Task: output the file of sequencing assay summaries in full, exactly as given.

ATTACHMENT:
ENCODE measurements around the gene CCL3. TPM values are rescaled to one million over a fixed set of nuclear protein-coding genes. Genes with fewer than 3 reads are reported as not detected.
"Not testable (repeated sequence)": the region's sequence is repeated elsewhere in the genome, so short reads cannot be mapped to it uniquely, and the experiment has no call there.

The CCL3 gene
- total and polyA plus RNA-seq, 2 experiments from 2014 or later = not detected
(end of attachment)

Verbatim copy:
ENCODE measurements around the gene CCL3. TPM values are rescaled to one million over a fixed set of nuclear protein-coding genes. Genes with fewer than 3 reads are reported as not detected.
"Not testable (repeated sequence)": the region's sequence is repeated elsewhere in the genome, so short reads cannot be mapped to it uniquely, and the experiment has no call there.

The CCL3 gene
- total and polyA plus RNA-seq, 2 experiments from 2014 or later = not detected